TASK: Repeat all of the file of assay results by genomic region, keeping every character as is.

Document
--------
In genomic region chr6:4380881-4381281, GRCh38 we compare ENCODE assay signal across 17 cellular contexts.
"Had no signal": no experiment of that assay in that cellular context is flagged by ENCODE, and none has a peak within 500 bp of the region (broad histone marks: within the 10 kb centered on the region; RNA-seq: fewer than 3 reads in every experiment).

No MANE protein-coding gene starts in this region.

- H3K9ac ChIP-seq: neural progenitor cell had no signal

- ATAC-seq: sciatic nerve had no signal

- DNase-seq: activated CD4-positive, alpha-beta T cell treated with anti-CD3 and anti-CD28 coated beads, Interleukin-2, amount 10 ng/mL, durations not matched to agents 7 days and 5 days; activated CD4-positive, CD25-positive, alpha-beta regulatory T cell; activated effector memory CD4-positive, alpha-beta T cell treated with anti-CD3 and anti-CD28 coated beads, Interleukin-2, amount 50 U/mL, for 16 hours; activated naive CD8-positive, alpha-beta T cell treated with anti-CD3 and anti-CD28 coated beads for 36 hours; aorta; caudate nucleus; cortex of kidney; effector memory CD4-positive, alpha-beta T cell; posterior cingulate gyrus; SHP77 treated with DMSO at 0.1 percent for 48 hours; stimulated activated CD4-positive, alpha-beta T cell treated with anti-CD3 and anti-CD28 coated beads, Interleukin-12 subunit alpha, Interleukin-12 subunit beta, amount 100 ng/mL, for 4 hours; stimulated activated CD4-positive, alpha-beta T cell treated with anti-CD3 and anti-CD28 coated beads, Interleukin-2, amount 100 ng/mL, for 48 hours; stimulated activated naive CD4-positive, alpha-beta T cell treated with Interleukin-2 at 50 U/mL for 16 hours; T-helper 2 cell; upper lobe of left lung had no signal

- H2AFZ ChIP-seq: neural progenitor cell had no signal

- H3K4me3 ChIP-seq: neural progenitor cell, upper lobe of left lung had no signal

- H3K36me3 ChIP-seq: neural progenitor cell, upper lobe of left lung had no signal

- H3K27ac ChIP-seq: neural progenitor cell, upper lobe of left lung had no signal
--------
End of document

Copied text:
In genomic region chr6:4380881-4381281, GRCh38 we compare ENCODE assay signal across 17 cellular contexts.
"Had no signal": no experiment of that assay in that cellular context is flagged by ENCODE, and none has a peak within 500 bp of the region (broad histone marks: within the 10 kb centered on the region; RNA-seq: fewer than 3 reads in every experiment).

No MANE protein-coding gene starts in this region.

- H3K9ac ChIP-seq: neural progenitor cell had no signal

- ATAC-seq: sciatic nerve had no signal

- DNase-seq: activated CD4-positive, alpha-beta T cell treated with anti-CD3 and anti-CD28 coated beads, Interleukin-2, amount 10 ng/mL, durations not matched to agents 7 days and 5 days; activated CD4-positive, CD25-positive, alpha-beta regulatory T cell; activated effector memory CD4-positive, alpha-beta T cell treated with anti-CD3 and anti-CD28 coated beads, Interleukin-2, amount 50 U/mL, for 16 hours; activated naive CD8-positive, alpha-beta T cell treated with anti-CD3 and anti-CD28 coated beads for 36 hours; aorta; caudate nucleus; cortex of kidney; effector memory CD4-positive, alpha-beta T cell; posterior cingulate gyrus; SHP77 treated with DMSO at 0.1 percent for 48 hours; stimulated activated CD4-positive, alpha-beta T cell treated with anti-CD3 and anti-CD28 coated beads, Interleukin-12 subunit alpha, Interleukin-12 subunit beta, amount 100 ng/mL, for 4 hours; stimulated activated CD4-positive, alpha-beta T cell treated with anti-CD3 and anti-CD28 coated beads, Interleukin-2, amount 100 ng/mL, for 48 hours; stimulated activated naive CD4-positive, alpha-beta T cell treated with Interleukin-2 at 50 U/mL for 16 hours; T-helper 2 cell; upper lobe of left lung had no signal

- H2AFZ ChIP-seq: neural progenitor cell had no signal

- H3K4me3 ChIP-seq: neural progenitor cell, upper lobe of left lung had no signal

- H3K36me3 ChIP-seq: neural progenitor cell, upper lobe of left lung had no signal

- H3K27ac ChIP-seq: neural progenitor cell, upper lobe of left lung had no signal